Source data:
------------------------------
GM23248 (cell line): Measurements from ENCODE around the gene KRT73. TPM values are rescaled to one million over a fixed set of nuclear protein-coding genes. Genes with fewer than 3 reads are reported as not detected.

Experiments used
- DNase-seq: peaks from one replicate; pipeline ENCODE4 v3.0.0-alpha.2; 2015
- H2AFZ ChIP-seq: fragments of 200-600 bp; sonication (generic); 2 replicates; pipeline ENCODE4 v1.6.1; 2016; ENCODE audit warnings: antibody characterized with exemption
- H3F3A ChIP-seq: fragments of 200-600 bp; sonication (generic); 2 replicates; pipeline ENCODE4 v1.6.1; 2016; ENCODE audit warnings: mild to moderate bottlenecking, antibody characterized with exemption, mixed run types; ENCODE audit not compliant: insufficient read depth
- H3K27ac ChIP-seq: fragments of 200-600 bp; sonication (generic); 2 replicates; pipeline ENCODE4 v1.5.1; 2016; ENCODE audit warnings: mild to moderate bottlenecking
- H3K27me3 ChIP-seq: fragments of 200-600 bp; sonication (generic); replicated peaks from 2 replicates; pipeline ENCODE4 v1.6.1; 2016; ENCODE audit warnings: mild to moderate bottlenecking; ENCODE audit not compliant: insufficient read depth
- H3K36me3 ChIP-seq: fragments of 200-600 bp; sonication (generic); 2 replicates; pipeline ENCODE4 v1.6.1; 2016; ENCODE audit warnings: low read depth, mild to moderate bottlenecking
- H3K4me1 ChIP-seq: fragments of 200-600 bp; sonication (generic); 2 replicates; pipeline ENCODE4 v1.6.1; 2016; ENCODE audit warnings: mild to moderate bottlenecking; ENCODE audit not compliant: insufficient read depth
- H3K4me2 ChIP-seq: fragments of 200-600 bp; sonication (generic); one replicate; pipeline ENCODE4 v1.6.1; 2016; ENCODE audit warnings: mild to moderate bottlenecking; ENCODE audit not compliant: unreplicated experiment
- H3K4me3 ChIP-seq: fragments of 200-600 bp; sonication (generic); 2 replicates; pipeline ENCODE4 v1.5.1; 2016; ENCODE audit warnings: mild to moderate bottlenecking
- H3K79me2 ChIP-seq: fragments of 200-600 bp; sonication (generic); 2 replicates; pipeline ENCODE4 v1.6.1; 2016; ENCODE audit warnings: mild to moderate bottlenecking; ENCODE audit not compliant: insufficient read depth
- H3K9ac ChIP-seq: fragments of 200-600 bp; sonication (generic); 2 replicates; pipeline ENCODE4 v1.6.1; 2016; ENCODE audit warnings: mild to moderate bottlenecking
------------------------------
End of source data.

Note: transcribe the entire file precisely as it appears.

GM23248 (cell line): Measurements from ENCODE around the gene KRT73. TPM values are rescaled to one million over a fixed set of nuclear protein-coding genes. Genes with fewer than 3 reads are reported as not detected.

Experiments used
- DNase-seq: peaks from one replicate; pipeline ENCODE4 v3.0.0-alpha.2; 2015
- H2AFZ ChIP-seq: fragments of 200-600 bp; sonication (generic); 2 replicates; pipeline ENCODE4 v1.6.1; 2016; ENCODE audit warnings: antibody characterized with exemption
- H3F3A ChIP-seq: fragments of 200-600 bp; sonication (generic); 2 replicates; pipeline ENCODE4 v1.6.1; 2016; ENCODE audit warnings: mild to moderate bottlenecking, antibody characterized with exemption, mixed run types; ENCODE audit not compliant: insufficient read depth
- H3K27ac ChIP-seq: fragments of 200-600 bp; sonication (generic); 2 replicates; pipeline ENCODE4 v1.5.1; 2016; ENCODE audit warnings: mild to moderate bottlenecking
- H3K27me3 ChIP-seq: fragments of 200-600 bp; sonication (generic); replicated peaks from 2 replicates; pipeline ENCODE4 v1.6.1; 2016; ENCODE audit warnings: mild to moderate bottlenecking; ENCODE audit not compliant: insufficient read depth
- H3K36me3 ChIP-seq: fragments of 200-600 bp; sonication (generic); 2 replicates; pipeline ENCODE4 v1.6.1; 2016; ENCODE audit warnings: low read depth, mild to moderate bottlenecking
- H3K4me1 ChIP-seq: fragments of 200-600 bp; sonication (generic); 2 replicates; pipeline ENCODE4 v1.6.1; 2016; ENCODE audit warnings: mild to moderate bottlenecking; ENCODE audit not compliant: insufficient read depth
- H3K4me2 ChIP-seq: fragments of 200-600 bp; sonication (generic); one replicate; pipeline ENCODE4 v1.6.1; 2016; ENCODE audit warnings: mild to moderate bottlenecking; ENCODE audit not compliant: unreplicated experiment
- H3K4me3 ChIP-seq: fragments of 200-600 bp; sonication (generic); 2 replicates; pipeline ENCODE4 v1.5.1; 2016; ENCODE audit warnings: mild to moderate bottlenecking
- H3K79me2 ChIP-seq: fragments of 200-600 bp; sonication (generic); 2 replicates; pipeline ENCODE4 v1.6.1; 2016; ENCODE audit warnings: mild to moderate bottlenecking; ENCODE audit not compliant: insufficient read depth
- H3K9ac ChIP-seq: fragments of 200-600 bp; sonication (generic); 2 replicates; pipeline ENCODE4 v1.6.1; 2016; ENCODE audit warnings: mild to moderate bottlenecking